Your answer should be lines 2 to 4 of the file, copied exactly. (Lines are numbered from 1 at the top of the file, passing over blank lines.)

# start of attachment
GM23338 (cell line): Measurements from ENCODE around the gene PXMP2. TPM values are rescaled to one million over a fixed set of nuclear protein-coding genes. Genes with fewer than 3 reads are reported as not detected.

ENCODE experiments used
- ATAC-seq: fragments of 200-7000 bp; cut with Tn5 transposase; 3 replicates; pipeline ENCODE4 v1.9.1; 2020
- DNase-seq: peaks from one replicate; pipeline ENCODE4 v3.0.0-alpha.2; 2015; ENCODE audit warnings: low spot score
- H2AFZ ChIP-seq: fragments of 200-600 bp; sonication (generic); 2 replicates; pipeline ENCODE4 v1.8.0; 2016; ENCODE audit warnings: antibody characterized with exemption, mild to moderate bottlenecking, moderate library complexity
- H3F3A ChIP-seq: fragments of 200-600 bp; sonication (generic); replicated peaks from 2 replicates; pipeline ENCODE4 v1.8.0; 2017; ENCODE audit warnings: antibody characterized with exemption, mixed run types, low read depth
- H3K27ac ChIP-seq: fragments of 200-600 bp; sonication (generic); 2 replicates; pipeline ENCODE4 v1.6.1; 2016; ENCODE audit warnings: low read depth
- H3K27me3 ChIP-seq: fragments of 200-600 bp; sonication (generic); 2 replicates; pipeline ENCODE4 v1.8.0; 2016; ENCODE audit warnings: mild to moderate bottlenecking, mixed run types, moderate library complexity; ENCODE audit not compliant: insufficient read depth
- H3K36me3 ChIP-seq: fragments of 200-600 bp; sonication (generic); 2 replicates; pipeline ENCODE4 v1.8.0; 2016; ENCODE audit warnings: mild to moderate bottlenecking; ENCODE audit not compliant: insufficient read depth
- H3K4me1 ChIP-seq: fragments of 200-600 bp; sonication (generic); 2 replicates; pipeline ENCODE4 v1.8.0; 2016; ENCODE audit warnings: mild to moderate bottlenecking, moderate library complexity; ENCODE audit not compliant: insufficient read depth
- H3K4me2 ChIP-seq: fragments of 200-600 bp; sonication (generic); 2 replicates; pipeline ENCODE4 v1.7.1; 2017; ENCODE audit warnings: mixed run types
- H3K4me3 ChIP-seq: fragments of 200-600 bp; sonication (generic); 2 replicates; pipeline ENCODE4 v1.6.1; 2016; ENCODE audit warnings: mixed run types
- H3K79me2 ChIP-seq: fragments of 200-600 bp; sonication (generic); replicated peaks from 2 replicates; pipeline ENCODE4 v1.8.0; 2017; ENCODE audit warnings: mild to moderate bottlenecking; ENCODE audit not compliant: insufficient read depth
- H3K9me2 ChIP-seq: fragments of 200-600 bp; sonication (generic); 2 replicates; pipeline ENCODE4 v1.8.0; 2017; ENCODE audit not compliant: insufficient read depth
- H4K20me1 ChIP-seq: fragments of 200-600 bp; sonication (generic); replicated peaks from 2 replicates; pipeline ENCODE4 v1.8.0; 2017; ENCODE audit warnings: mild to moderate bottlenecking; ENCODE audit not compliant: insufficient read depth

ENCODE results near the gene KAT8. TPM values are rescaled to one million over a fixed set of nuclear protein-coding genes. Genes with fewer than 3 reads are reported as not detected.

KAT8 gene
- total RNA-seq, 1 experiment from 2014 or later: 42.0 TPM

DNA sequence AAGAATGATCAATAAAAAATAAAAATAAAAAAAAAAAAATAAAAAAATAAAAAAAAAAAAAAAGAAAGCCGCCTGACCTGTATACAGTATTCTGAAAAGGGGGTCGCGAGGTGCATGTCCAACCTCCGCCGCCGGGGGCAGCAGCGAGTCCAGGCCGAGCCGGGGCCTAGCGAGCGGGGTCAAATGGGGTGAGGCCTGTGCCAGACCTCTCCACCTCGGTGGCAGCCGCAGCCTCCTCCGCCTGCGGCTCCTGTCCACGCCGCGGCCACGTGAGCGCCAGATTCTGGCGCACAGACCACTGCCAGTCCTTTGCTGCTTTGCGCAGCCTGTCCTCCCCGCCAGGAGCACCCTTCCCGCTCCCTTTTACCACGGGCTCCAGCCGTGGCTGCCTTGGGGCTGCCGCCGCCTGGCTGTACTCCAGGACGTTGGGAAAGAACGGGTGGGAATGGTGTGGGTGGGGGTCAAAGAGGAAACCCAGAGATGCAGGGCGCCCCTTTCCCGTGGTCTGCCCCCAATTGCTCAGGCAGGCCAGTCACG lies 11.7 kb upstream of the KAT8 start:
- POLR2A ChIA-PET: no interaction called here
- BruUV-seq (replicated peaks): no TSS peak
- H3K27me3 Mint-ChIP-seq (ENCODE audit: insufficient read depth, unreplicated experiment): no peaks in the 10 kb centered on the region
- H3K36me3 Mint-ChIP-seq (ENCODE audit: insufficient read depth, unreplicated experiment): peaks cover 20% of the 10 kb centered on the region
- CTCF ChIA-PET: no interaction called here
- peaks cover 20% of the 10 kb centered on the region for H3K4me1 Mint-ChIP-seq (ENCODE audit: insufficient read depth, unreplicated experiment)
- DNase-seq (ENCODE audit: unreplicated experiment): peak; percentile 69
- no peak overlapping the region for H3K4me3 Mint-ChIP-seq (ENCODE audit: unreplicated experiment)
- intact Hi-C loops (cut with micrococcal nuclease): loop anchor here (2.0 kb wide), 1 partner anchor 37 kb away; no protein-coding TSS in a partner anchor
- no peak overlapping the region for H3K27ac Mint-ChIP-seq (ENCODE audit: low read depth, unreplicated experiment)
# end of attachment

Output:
ENCODE experiments used
- ATAC-seq: fragments of 200-7000 bp; cut with Tn5 transposase; 3 replicates; pipeline ENCODE4 v1.9.1; 2020
- DNase-seq: peaks from one replicate; pipeline ENCODE4 v3.0.0-alpha.2; 2015; ENCODE audit warnings: low spot score